FIBRES AND YARNS
Hand Spun Tibetan Sheep Wool
As the name suggests, this long fiber and very warm wool comes from the Tibetan plateau, a high altitude region of the Himalayas. Tibetan sheep wool is easily handspun by local people, gets softer with use and is very durable. We often blend Tibetan sheep wool with other fibers, including merino wool and silk.
Harsil WoolAvani also uses Harsil wool, which is produced in Garhwal, another region in the state of Uttarakhand, which is spun locally.
Hand Spun and machine yarn
in Australian Merino Wool
This wool is produced in India as well as imported from Australia. It is softer than Tibetan wool and is used to create blends with different silks for a range of softer products.
Avani uses wild silk (as opposed to cultivated silk) in its products. This means that the silk cocoons are collected in the wild, from local plant species.
Silk yarns vary in their method of production. A yarn that is reeled with machines uses un-pierced silk cocoons, in which the cocoon is steam boiled to kill the pupa. This is done to stop the emergence of the moth, which would have pierced the cocoon if natural processes were allowed to occur. In our case, we allow the pupa to metamorphose into a moth then hand spin the silk to make Ahmisa Silk, or non-violent silk. The moth pierces the cocoon to escape, breaking the strands of the cocoon, and resulting in fiber that needs to be spun by hand. Ahimsa Silk is used in all our products, with the exception of some muga silk.
Hand-Spun Tussar Silk
Originally, tribal communities collected the cocoons of tussar silk in the forests of Central and Eastern India. Avani purchases tussar silk yarn from other parts of the country, supporting the livelihood of many Indian spinners. Tussar silk has a unique, pebbly texture and is naturally beige in color.
Hand-Spun Eri Silk
The cocoons of eri silk are collected in the wild from castor plants in local villages. Alternatively, eri silk worms are fed on leaves picked from these castor plants. Eri silk is always hand spun (thus non-violent), and is unique in its natural insulating properties.
Hand and Machine-Spun Muga Silk
Muga is the most expensive and the finest of India’s wild silks. It is collected from the forests in the Northeast, where its host trees, Litchia polyantha and Michelis bombacina, are found. It is naturally gold in color, with an extremely rich texture. The yield of muga silk is very low, making it extremely expensive. Aside from our hand-spun muga silk, we also purchase reeled muga silk from producers in Assam to meet our production demands.
Avani now works with a specialized range of products in pure linen as well as linen blended with silk and wool. The raw material comes from Belgium and is processed and spun in India.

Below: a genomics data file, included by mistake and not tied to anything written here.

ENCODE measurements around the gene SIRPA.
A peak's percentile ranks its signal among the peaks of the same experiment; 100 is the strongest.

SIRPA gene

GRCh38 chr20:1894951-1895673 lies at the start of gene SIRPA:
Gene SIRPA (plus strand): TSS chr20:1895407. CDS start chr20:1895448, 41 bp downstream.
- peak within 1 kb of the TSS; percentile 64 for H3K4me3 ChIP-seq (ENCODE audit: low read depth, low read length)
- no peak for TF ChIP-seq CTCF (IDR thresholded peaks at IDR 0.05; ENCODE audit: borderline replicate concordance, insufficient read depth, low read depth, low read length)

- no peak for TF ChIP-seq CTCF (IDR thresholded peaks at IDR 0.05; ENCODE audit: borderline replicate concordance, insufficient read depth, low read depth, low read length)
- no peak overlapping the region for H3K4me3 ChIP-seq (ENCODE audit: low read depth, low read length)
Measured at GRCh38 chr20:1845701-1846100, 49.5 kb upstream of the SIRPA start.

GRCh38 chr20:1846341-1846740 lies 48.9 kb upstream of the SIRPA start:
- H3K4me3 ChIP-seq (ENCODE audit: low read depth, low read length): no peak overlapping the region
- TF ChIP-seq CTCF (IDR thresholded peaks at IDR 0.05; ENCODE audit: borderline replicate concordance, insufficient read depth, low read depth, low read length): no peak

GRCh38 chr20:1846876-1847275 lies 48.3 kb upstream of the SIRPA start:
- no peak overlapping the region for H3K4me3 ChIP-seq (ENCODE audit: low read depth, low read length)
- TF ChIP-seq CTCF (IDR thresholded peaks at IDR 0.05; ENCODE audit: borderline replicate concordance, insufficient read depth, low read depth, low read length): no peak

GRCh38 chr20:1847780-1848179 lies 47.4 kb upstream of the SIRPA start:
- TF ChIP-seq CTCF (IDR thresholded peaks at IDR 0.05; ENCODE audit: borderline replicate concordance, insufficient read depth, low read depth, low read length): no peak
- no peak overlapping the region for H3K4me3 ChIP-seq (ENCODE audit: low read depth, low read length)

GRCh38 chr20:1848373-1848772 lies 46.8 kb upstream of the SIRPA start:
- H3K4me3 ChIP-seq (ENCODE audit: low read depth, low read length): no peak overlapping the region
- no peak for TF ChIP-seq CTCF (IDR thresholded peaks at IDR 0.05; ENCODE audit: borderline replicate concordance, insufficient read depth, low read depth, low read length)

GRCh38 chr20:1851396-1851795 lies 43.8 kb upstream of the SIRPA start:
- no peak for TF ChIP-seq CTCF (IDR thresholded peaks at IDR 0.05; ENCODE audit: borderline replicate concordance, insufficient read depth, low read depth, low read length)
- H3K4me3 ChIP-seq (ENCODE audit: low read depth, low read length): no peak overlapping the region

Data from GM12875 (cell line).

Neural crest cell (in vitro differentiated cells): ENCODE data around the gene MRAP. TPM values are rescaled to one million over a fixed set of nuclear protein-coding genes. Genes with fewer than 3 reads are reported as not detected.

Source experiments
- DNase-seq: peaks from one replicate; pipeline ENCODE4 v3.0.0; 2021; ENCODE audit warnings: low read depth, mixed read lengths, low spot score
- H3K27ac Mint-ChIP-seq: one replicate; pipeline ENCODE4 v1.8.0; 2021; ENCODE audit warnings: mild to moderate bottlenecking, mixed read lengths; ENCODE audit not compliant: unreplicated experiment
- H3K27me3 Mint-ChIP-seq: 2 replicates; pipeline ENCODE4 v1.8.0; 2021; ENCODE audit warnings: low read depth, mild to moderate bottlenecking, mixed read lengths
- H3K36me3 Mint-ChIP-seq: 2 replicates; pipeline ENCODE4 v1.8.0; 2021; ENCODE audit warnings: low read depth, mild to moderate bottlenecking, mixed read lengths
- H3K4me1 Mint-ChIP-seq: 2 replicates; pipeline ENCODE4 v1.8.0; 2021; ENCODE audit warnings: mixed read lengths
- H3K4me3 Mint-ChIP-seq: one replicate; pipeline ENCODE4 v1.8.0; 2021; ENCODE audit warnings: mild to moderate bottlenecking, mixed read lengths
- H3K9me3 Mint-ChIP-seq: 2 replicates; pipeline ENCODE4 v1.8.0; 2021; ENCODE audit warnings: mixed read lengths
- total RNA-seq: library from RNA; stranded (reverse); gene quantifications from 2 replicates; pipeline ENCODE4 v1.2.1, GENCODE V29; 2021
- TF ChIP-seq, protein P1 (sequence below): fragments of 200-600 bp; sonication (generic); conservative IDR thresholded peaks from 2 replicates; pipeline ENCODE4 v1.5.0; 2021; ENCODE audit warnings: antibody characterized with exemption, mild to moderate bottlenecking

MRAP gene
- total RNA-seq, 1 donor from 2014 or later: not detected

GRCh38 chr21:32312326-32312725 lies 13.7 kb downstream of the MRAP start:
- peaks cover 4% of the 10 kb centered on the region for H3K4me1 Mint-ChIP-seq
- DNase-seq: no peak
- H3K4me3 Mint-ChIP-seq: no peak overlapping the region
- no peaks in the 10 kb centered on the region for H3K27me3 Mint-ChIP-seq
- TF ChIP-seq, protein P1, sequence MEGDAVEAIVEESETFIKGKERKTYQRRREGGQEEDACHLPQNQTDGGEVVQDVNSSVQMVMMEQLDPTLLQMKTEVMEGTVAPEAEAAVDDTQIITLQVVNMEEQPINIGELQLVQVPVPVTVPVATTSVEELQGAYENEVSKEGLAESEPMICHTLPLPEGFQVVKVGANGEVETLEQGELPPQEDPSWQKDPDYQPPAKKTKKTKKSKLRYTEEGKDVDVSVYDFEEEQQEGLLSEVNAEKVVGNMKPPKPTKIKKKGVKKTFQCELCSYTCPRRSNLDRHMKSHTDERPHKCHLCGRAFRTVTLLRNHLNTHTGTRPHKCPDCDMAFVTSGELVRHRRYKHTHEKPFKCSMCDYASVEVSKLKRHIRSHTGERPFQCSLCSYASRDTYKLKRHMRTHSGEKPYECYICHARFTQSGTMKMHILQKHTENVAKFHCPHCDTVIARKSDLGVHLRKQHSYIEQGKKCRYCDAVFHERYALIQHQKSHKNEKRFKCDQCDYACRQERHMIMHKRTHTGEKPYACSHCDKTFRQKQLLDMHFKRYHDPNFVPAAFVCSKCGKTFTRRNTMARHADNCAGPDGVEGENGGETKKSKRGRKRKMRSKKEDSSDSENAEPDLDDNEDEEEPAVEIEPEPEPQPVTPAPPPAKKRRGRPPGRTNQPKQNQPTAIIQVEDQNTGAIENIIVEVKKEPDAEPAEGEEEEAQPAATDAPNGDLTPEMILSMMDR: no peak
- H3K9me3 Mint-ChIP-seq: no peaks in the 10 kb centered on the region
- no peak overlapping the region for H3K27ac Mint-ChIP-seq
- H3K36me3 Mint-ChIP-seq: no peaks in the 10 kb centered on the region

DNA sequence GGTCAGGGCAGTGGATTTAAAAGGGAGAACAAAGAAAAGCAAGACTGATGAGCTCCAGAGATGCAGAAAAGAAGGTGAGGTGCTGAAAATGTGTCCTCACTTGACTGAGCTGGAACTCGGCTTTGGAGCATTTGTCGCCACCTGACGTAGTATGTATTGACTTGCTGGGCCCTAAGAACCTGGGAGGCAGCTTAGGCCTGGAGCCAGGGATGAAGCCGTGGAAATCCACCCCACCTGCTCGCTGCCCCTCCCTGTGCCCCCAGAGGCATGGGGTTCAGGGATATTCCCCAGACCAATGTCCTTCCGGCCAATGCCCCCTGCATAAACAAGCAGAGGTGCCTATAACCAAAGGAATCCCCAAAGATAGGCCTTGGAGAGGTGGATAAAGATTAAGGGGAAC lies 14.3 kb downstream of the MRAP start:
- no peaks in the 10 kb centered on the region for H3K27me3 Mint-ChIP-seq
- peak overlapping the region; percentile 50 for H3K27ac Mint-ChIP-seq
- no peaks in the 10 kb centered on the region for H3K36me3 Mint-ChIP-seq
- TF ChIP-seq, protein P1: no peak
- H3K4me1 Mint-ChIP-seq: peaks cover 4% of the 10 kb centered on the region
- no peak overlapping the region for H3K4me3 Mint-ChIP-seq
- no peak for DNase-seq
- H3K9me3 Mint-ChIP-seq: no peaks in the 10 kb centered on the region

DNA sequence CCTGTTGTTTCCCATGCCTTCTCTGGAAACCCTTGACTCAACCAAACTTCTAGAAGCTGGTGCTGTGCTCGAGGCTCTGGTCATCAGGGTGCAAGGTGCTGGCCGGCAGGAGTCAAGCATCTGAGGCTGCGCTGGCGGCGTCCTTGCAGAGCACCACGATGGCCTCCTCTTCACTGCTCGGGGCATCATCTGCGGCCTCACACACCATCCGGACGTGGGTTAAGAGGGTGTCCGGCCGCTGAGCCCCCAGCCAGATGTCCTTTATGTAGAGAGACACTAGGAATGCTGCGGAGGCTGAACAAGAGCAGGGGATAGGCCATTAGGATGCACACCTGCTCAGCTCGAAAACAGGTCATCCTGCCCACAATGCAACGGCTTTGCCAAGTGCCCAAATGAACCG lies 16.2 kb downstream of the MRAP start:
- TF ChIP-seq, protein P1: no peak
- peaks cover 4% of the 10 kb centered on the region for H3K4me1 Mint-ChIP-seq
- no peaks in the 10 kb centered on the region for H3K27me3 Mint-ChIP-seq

Avani produces a small range of goods using pashmina purchased as a raw material from Tibet and Ladakh, India.
The use of natural dyes is traditional to all artisan communities. In Kumaon, this skill has existed in the Shauka community for hundreds of years. However, mass produced, cheap, chemically dyed products are causing this skill to slowly disappear, leading to higher costs and depleting markets. Traditionally, the color palette in natural dyes was limited to browns, yellows and pink.
Avani’s work has revived this traditional skill of natural dyeing through intensive training and experimentation to increase the natural dye color palette. We are now producing a range of colors, including brown, yellow, orange, red, blue, violet and green. We are coloring natural fibers like wool, silk, pashmina and linen with locally available dye plants. The only plants we use that are not locally available are blue and red, which we make using natural indigo and shellac sourced from other parts of India.
Over the past seven years, our work has involved research and experimentation with a variety of local plants. We have experimented with more than fifty plants of our area and have identified the dye yielding properties in them. We use plants that provide stable color and are either abundantly available in the wild or easily cultivable. We are now working with the cultivation and harvesting of dye yielding plants as a livelihood options for local farmers.
Process of production
Our work with textiles has evolved through continuous dialogue with local communities about their needs. We are dedicated to providing fair wages for all contributing artisans and farmers, empowering women to negotiate for their livelihoods and creating an opportunity for the rural poor to make a living from what they earn in their villages.
Over the years, many people have been trained as artisans, and existing artisans have refined their craft through additional training. The artisans have been so successful that they are now organized as a self-reliant cooperative organization called EarthCraft.
We also believe that the process of production is as important as the product itself. As both water and energy are scarce resources in our area, we have implemented systems to conserve both. Runoff rainwater from rooftops is harvested for natural dyeing and wastewater is treated naturally and used for irrigation to grow vegetables.
Clean energy is being used for many energy needs throughout production. We have trained a group of local boys to manufacture solar water heaters and solar driers that are used for preheating water for dyeing and drying of dye materials respectively. The use of these devices helps us to conserve energy.
Solar powered spinning wheels have been installed in unelectrified villages to improve the productivity of household spinnings. Finally, the machine we use to iron our textiles is powered by electricity produced from pine needles.
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